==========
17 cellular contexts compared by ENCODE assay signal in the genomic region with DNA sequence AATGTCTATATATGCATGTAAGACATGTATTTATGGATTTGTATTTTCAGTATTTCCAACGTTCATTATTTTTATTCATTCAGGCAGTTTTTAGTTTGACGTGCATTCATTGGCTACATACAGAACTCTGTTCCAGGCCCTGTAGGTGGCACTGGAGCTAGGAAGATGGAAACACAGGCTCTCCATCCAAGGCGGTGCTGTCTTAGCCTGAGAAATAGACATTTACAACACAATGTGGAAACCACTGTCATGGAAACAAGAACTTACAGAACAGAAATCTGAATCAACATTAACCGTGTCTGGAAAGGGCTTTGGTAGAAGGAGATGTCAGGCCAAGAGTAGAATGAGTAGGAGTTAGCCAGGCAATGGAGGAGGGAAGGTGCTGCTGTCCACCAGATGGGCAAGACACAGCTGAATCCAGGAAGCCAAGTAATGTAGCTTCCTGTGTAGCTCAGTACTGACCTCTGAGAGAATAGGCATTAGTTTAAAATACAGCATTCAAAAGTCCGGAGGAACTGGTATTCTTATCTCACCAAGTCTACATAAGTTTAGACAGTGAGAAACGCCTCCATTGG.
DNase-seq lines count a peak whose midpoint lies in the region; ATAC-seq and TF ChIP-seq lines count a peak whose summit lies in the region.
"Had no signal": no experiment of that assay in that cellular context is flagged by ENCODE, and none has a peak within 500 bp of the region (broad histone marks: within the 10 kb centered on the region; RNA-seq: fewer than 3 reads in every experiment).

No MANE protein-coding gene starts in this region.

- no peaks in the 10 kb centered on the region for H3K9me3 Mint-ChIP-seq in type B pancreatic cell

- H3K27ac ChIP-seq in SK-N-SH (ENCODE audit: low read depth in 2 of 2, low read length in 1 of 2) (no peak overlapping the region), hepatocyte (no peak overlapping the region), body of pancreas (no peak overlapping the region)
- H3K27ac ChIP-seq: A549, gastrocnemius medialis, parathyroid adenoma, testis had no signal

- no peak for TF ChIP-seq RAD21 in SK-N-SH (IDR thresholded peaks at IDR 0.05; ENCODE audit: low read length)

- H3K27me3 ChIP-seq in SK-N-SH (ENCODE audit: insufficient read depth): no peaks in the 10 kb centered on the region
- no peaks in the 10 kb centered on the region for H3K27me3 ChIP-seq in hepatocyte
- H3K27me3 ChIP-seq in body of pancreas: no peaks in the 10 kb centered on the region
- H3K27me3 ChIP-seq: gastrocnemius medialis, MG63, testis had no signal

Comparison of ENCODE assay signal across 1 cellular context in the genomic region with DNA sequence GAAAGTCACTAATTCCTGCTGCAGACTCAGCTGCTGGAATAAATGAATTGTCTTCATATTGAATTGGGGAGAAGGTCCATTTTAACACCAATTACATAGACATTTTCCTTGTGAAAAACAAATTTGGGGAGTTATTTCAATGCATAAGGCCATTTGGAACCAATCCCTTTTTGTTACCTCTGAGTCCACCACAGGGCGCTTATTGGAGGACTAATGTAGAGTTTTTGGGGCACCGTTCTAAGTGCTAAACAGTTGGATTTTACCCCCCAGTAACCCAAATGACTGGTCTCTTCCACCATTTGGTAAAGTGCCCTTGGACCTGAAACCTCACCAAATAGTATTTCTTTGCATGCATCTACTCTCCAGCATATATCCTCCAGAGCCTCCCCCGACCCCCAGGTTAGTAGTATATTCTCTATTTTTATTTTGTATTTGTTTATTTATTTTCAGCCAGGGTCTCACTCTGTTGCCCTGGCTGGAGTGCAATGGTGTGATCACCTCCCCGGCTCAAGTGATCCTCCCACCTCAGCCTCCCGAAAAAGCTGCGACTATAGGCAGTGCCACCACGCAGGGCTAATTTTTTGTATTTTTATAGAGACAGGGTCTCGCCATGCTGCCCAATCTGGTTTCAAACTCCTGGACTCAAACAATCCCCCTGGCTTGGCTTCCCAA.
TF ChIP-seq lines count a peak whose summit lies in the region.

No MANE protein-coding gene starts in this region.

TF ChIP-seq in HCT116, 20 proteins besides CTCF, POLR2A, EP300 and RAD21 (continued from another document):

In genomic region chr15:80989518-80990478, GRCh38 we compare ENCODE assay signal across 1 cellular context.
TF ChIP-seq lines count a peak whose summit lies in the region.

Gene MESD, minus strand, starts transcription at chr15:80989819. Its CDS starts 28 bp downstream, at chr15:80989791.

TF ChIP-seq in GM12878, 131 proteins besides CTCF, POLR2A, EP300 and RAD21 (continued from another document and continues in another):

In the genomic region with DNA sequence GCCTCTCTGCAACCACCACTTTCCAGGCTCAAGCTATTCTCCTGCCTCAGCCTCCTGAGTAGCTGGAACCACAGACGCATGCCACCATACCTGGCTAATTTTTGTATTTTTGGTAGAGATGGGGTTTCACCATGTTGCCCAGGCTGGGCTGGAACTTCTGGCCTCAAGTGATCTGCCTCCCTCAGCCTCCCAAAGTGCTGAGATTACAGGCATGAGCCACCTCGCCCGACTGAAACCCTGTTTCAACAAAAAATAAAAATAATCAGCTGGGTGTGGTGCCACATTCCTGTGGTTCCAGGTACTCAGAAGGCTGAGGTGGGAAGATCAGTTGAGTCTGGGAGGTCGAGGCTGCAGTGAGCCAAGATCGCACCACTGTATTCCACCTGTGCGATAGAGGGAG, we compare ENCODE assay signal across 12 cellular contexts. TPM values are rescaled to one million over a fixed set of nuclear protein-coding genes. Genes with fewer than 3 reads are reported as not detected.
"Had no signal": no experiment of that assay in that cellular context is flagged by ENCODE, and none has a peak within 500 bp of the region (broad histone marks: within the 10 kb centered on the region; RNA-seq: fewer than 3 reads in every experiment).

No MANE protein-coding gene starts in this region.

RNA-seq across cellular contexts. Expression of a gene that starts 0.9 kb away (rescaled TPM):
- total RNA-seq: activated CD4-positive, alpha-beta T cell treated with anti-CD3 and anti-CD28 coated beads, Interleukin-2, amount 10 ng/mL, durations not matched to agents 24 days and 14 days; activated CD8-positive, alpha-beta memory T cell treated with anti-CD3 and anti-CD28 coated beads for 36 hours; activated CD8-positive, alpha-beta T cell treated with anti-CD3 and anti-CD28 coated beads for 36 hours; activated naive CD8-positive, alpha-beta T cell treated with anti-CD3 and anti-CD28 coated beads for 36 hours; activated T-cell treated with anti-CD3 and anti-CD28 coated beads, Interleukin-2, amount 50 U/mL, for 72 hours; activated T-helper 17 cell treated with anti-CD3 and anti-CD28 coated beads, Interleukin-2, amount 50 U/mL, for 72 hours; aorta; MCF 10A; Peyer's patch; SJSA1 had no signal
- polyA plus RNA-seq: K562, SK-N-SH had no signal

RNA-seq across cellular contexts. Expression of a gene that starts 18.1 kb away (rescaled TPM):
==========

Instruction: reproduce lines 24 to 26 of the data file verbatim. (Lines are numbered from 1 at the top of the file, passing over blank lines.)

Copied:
RNA-seq across cellular contexts. Expression of a gene that starts 0.9 kb away (rescaled TPM):
- total RNA-seq: activated CD4-positive, alpha-beta T cell treated with anti-CD3 and anti-CD28 coated beads, Interleukin-2, amount 10 ng/mL, durations not matched to agents 24 days and 14 days; activated CD8-positive, alpha-beta memory T cell treated with anti-CD3 and anti-CD28 coated beads for 36 hours; activated CD8-positive, alpha-beta T cell treated with anti-CD3 and anti-CD28 coated beads for 36 hours; activated naive CD8-positive, alpha-beta T cell treated with anti-CD3 and anti-CD28 coated beads for 36 hours; activated T-cell treated with anti-CD3 and anti-CD28 coated beads, Interleukin-2, amount 50 U/mL, for 72 hours; activated T-helper 17 cell treated with anti-CD3 and anti-CD28 coated beads, Interleukin-2, amount 50 U/mL, for 72 hours; aorta; MCF 10A; Peyer's patch; SJSA1 had no signal
- polyA plus RNA-seq: K562, SK-N-SH had no signal